Parque Towers developer faces lawsuit seeking class action over allegedly mismarketed condos
Complaint was filed shortly after judge overturned partial summary judgment ruling against J. Milton & Associates in another suit alleging similar claims
UPDATED, June 6, 12 p.m.: For the 10th time this year, condo buyers at Parque Towers in Sunny Isles Beach are suing the developer over allegations of selling units that were smaller than allegedly advertised.
The latest suit, seeking class action, was filed by lawyer David Reiner on behalf of class representative Joseph Isacoff. It accuses developer J. Milton & Associates of misrepresenting the actual size of units in sales and promotional materials for the luxury project at 300-330 Sunny Isles Boulevard.
Reiner also represents plaintiffs in other lawsuits in Miami-Dade Circuit Court against the developer, including buyers Josh and Michelle Kurzban, who recently lost a key ruling in their case that could have implications for the new class action litigation.
“Parque Towers advertised, and is still advertising, units in the development as being 20 percent to 30 percent larger than they actually are,” Reiner said. “These are not just simple contract disputes, they are violations of Florida laws designed to protect every consumer who buys pre-construction condominium units in Florida.”
Reiner said his law firm has also asked the Florida Attorney General and the general counsel for the Florida Division of Business and Professional Regulation to join the class action lawsuit.
Robert Frankel, the attorney representing J. Milton development entity and defendant Parque Towers Developer LLC, said the class action lawsuit has no merit.
“We don’t expect this case to go anywhere,” Frankel said. “This plaintiff is looking at serious attorney fees coming his way when he loses this case.”
According to the suit, more than 200 buyers believed they were buying units measuring 1,860 square feet and 2,500 square feet, respectively, in the two-tower, 320-unit project. One of the towers is still under construction.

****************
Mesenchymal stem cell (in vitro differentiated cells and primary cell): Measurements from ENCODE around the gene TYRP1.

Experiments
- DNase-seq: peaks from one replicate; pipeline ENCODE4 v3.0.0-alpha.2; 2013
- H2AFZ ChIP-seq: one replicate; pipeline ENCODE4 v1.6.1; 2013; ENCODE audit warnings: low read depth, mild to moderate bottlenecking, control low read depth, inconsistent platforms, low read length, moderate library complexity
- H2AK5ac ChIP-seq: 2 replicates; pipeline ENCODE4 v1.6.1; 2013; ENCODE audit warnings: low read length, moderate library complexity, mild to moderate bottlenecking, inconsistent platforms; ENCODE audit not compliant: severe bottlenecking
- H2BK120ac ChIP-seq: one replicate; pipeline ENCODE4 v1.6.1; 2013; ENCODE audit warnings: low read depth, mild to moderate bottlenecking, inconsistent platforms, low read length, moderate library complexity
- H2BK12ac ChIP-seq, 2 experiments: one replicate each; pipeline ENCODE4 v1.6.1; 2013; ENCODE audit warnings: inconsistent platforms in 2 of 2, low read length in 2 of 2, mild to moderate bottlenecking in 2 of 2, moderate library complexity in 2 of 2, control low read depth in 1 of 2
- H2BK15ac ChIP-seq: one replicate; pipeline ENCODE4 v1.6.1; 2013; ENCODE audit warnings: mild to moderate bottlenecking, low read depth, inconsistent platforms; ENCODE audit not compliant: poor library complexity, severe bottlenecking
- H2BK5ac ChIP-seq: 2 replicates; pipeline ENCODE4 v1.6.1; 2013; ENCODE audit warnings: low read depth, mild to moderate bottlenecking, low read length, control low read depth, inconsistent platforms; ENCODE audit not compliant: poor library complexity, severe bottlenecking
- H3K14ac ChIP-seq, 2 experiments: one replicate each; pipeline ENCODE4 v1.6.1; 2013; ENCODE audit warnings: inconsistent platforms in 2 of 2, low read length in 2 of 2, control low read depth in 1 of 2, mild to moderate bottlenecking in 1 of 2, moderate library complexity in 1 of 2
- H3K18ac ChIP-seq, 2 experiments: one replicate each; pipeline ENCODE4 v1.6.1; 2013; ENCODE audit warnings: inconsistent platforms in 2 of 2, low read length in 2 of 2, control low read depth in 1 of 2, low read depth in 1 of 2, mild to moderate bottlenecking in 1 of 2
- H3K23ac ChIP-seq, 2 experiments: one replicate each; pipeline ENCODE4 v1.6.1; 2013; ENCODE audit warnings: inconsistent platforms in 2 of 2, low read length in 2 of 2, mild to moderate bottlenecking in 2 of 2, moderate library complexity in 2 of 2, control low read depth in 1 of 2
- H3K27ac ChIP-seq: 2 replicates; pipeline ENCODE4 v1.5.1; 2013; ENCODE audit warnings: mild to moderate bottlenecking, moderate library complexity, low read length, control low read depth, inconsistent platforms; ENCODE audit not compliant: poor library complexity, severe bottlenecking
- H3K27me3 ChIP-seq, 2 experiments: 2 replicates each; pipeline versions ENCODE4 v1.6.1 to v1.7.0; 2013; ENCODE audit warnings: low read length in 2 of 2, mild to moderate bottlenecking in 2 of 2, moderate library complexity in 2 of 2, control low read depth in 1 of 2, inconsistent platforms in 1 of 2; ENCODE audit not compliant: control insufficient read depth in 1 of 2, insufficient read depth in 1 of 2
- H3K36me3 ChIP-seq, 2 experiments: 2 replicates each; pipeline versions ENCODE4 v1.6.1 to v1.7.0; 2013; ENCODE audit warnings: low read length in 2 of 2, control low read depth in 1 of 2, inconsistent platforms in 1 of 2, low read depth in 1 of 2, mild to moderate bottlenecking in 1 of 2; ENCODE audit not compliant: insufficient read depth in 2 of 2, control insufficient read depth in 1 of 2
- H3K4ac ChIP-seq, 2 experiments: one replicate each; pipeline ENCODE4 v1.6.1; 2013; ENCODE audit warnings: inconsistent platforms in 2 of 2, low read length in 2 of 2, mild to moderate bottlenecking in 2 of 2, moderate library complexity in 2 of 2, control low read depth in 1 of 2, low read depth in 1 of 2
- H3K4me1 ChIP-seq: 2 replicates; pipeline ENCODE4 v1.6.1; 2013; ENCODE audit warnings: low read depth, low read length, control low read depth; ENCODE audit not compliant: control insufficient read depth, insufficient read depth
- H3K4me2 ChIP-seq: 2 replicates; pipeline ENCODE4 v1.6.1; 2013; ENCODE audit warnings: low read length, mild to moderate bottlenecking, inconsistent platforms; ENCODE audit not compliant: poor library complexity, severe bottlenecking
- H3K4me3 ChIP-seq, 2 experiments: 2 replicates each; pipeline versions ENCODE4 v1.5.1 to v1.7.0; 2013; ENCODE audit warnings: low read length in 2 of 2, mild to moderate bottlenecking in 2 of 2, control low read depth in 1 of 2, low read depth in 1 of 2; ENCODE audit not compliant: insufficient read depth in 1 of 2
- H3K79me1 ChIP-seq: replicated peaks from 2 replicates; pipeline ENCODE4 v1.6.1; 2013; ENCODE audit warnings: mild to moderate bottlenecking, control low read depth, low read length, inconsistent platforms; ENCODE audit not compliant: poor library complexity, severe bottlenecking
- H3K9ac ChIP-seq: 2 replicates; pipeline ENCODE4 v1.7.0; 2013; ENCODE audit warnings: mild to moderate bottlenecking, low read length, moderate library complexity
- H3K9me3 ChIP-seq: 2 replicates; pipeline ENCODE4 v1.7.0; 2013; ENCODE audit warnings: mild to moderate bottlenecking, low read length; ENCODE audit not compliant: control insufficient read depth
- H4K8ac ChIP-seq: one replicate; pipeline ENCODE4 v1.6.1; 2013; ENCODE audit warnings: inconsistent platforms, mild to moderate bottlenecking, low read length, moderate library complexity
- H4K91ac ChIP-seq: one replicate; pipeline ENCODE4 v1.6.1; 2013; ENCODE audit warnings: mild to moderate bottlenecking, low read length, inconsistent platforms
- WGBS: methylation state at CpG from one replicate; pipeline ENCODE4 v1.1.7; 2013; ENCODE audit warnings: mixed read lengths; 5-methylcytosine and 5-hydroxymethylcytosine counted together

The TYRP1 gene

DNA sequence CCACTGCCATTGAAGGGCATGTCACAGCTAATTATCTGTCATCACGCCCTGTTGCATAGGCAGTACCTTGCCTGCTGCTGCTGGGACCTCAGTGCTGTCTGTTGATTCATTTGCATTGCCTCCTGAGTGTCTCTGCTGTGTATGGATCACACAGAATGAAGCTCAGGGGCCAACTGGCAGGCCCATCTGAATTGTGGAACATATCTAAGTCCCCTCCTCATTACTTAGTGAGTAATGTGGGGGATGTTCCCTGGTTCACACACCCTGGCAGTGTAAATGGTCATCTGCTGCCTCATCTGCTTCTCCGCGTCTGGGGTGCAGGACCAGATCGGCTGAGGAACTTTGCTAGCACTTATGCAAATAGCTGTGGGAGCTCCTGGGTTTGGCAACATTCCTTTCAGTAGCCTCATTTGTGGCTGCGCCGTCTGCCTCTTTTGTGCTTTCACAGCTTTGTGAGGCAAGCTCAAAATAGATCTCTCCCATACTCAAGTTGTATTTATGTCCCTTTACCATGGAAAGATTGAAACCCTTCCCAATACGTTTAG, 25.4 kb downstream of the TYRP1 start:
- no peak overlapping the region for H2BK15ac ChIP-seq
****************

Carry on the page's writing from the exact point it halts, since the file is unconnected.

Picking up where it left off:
Instead, at closings, the developer submitted surveyor certifications showing the units were approximately 1,560 square feet and 1,900 square feet, respectively, according to the suit. Reiner said the class action seeks $80 million in damages, which represents the value of the square footage that was allegedly shaved off.
“This type of false advertising was more prevalent in pre-construction condominium sales during the last real estate crash, and most developers have been much more forthcoming in their promotional materials lately,” Reiner said. “But Parque Towers continues to misrepresent the actual unit sizes.”
In December, Miami-Dade Circuit Judge Valerie R. Manno Schurr granted partial summary judgment for the Kurzbans, who claimed they were entitled to nixing the purchase and wanted a refund of their $597,500 deposit. The couple alleged the unit they purchased was 25 percent less than the 2,500 square feet they had been shown in marketing materials. As a result, they paid $634 per square foot instead of $478 per square foot for the unit, their lawsuit claims.
But on May 6, Schurr reversed herself and tossed out her ruling in the Kurzbans’ favor after Parque Towers Developer requested she reconsider her decision. Frankel noted a different judge had struck down a motion for summary judgment by another buyer suing the developer.
“I hope Mr. Reiner has the decency to tell his clients in the class action that he suffered a major setback in the Kurzban case,” Frankel said. “The fact is this lawsuit is dead on arrival.”
Still, J. Milton may be tied up in litigation over unit sizes at Parque Towers for some time. Since January, 10 lawsuits have been filed against the developer, including the class action complaint. There are another 12 pending lawsuits that were filed between May 2018 and October 2019.
Correction: In a previous version of this story, Robert Frankel’s name was misspelled.